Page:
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Are relatives of patients with multiple HNPCC spectrum tumours at increased risk of cancer?
  1. S R Browna,
  2. P J Finana,
  3. D T Bishopb
  1. aDepartment of Surgery and Centre for Digestive Diseases, Leeds General Infirmary, Leeds, UK, bImperial Cancer Research Fund, Genetic Epidemiology Laboratory, St James’s Hospital, Leeds, UK
  1. Mr S R Brown, Genetic Epidemiology Laboratory, ICRF, Ashley Wing,St James’s Hospital,Leeds LS9 7TF, UK.

Abstract

Background—Relatives of patients with early onset colorectal cancer, a feature of hereditary non-polyposis colorectal cancer (HNPCC), are at increased risk of colorectal cancer.

Aims—To investigate risk in relatives of patients with multiple primary cancers, another feature of HNPCC.

Methods—Details were obtained on patients from one region who had developed colorectal cancer and a separate primary from the HNPCC tumour spectrum (colorectal, stomach, urinary, ovary, endometrial). Overall, 157 patients had second primaries occurring between 1990 and 1995 and 128 completed family histories were obtained by structured interview (study group). A comparison group of 444 patients with a single colorectal cancer were similarly interviewed.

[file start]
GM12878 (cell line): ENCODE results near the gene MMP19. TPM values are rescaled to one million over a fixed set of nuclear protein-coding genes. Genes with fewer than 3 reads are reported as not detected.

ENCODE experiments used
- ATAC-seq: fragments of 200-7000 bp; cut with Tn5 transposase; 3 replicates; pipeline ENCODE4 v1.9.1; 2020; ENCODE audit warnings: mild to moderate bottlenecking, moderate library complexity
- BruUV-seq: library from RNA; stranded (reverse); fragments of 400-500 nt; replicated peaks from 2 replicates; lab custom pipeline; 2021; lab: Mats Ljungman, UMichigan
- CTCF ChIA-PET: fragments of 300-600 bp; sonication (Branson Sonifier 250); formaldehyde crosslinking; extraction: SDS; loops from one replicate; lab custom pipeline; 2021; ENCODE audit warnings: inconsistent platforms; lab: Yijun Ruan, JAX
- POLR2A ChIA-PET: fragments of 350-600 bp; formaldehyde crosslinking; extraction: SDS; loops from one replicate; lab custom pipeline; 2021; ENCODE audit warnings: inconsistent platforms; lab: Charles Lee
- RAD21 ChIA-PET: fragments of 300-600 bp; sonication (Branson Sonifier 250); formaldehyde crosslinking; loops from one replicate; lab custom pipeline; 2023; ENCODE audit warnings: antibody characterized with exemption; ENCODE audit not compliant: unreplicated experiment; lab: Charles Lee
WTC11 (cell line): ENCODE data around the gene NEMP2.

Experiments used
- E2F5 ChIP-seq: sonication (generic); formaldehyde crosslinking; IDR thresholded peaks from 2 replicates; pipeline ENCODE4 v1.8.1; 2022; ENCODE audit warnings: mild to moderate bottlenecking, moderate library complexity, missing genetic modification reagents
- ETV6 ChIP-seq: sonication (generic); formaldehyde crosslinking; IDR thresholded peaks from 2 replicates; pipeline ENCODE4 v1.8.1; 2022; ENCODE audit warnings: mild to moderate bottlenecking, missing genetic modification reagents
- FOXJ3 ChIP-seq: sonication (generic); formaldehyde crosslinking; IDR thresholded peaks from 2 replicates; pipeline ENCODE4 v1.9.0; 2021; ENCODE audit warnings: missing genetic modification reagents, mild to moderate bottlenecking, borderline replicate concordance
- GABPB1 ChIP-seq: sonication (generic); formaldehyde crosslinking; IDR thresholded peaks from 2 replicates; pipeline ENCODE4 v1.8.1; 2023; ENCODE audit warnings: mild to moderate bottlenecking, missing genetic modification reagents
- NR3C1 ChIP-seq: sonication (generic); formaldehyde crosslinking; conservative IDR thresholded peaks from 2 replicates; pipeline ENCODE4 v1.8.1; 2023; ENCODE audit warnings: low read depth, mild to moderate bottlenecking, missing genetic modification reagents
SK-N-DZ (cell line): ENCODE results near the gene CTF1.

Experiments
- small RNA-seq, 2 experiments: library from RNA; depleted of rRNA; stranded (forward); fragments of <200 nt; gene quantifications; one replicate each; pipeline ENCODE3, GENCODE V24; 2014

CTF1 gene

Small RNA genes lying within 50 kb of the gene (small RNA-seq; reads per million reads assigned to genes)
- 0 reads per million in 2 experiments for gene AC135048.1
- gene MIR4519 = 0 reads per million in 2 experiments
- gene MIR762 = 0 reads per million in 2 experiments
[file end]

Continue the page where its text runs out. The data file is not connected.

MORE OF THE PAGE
Results—Fifteen families (13%) from the study group were suggestive of HNPCC compared with three (0.7%, p<0.0001) from the comparison group. Overall risk of colorectal cancer in close relatives of the study group was 3.4 times the general population rate compared with 1.8 times for the comparison group. Bowel cancer risk was even higher for relatives of bowel/ovary and bowel/endometrial subgroups, but was similar to the comparison group for the bowel/bowel subgroup. Finally, extracolonic HNPCC associated cancers were seen twice as frequently as expected in the general population in relatives of the study group.

Conclusion—This study highlights the importance of taking a family history in patients with multiple primary cancers and indicates the risk of malignancy in their relatives.

  • hereditary non-polyposis colorectal cancer
  • family history
  • relative risk

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